pears ripe

3. Pears: Peel the pear for a young baby, and only give it super ripe. If it’s ripe enough, you can also steam it for a few minutes to soften it. Give the pear in slices or even whole with some of the pear peeled.

 

cooked carrots

4. Steamed carrots: Peel and cut the carrots into sticks. Steam for 8-10 minutes until very soft. Let cool before serving. You can also roast the carrot sticks. I would use a little spray of olive oil or water to make sure they stay moist and don’t get super crispy or chewy. Roast at 375 degrees for about 20 minutes, or until very soft.

 

steamed broccoli

5. Broccoli: Steam broccoli florets for 8-10 minutes, until very soft. Let cool and serve. This was a favorite of my baby for a long time, then he decided he wouldn’t touch it, and now he likes it again!

 

cooked zucchini for baby

6. Cooked Zucchini: Cut the zucchini into half moons and steam for 5-6 minutes. You could also saute in a little olive oil for a few minutes or roast in the oven. Just make sure it’s soft enough for baby.

 

apples

7. Cooked apples: I know some Baby Led Weaning people are giving young babies raw apples whole, but I would not recommend it. I just started giving my nearly 2 year old raw apple slices and pieces a few months ago. Instead, peel the apple, cut into slices baby could hold, and cook until soft. You can do this on the stovetop and steam them, or place them in a bowl, add a little water to almost cover, and heat in the microwave for 2-3 minutes. For extra deliciousness, sprinkle on some cinnamon.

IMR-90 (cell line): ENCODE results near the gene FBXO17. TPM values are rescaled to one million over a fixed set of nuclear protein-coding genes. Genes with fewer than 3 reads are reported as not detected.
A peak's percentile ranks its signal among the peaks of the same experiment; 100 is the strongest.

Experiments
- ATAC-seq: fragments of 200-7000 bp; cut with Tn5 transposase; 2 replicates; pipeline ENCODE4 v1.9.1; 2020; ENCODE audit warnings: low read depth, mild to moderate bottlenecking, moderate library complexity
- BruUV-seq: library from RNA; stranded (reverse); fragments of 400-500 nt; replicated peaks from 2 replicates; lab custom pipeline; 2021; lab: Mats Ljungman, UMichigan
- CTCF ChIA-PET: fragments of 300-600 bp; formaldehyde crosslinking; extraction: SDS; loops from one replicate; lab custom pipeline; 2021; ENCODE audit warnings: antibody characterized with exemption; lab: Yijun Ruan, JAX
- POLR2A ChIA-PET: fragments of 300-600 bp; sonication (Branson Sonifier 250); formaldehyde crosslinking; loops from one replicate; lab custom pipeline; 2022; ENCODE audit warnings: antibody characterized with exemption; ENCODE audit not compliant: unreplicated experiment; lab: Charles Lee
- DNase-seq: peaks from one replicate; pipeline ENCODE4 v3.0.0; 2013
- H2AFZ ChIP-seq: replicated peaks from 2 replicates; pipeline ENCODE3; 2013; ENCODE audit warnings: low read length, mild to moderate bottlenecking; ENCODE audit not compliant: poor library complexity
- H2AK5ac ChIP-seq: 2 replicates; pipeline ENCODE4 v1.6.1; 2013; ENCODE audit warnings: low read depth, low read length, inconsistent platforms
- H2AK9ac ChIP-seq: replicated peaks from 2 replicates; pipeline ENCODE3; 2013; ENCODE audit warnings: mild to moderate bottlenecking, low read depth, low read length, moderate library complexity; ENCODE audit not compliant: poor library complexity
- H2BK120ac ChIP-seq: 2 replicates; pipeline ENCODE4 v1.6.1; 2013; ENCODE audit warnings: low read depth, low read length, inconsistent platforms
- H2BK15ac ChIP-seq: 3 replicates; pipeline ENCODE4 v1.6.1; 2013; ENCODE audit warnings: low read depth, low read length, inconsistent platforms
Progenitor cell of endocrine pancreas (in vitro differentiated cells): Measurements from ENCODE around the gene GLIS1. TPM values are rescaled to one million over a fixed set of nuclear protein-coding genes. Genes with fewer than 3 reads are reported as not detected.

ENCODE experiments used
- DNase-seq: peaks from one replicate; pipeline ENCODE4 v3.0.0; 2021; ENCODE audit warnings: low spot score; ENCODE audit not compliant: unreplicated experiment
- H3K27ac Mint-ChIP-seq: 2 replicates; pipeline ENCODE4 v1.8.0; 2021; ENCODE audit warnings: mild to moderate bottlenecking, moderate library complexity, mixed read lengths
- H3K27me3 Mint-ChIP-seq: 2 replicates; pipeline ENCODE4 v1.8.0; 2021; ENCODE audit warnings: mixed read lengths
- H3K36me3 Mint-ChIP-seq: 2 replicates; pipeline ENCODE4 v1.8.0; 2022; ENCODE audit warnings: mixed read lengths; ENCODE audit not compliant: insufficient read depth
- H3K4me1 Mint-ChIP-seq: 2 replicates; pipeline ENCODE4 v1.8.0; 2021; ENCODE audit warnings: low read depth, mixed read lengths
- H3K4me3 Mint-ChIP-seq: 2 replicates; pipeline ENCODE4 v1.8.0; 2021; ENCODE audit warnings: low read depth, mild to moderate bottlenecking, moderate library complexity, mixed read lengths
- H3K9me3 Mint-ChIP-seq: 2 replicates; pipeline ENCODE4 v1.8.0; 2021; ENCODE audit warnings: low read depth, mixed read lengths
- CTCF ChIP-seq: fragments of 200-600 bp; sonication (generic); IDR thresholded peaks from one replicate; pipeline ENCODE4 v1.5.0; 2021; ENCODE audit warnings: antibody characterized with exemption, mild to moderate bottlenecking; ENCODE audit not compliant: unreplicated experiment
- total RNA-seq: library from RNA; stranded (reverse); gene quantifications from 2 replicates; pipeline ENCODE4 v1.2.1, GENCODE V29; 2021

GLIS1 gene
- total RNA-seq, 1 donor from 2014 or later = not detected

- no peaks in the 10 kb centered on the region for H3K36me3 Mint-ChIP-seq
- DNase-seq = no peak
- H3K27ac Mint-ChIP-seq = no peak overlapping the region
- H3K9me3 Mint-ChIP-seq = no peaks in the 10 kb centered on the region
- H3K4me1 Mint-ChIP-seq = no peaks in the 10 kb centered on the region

sweet potatoes

8. Sweet Potatoes: Another favorite here! My little one is still obsessed with sweet potatoes. Peel and cut into thick strips and roast at 375 degrees for 30 minutes, or until cooked through and soft. You can also peel and cut into rounds and bake.

 

watermelon

9. Watermelon: The best way to serve baby watermelon is in little sticks like the photo above. You can also just do chunks, but I found this way to be the most manageable for a young baby. Make sure there are NO black seeds in there.

 

oatmeal fingers with banana and oats

10. Oatmeal Fingers: These are just the best thing ever for a baby. See this recipe for detailed instructions. Mash 1/4 of a banana in a microwave safe bowl. Add 1/4 cup quick oats, 1/4 cup almond/soy or even breast milk and maybe a sprinkle of cinnamon. Microwave for 2 minutes, let cool, and cut into strips baby can pick up. This is still my son’s breakfast every morning, though I double it now that he’s older and sometimes add hemp/flax seeds, apples and raisins.

safety considerations:

  • Remember to consult with your child’s pediatrician before starting any solid food introduction and discuss any allergy risks with them.
  • Avoid high-risk choking foods such as grapes, cherry tomatoes, popcorn and nuts.
  • Don’t add salt to food or feed baby foods with salt in them.
  • Don’t feed babies under 1 honey or foods made with honey (like honey wheat bread, for example)
  • Understand the signs of choking and how to respond if your baby does choke. Take a class, or at least do some online education.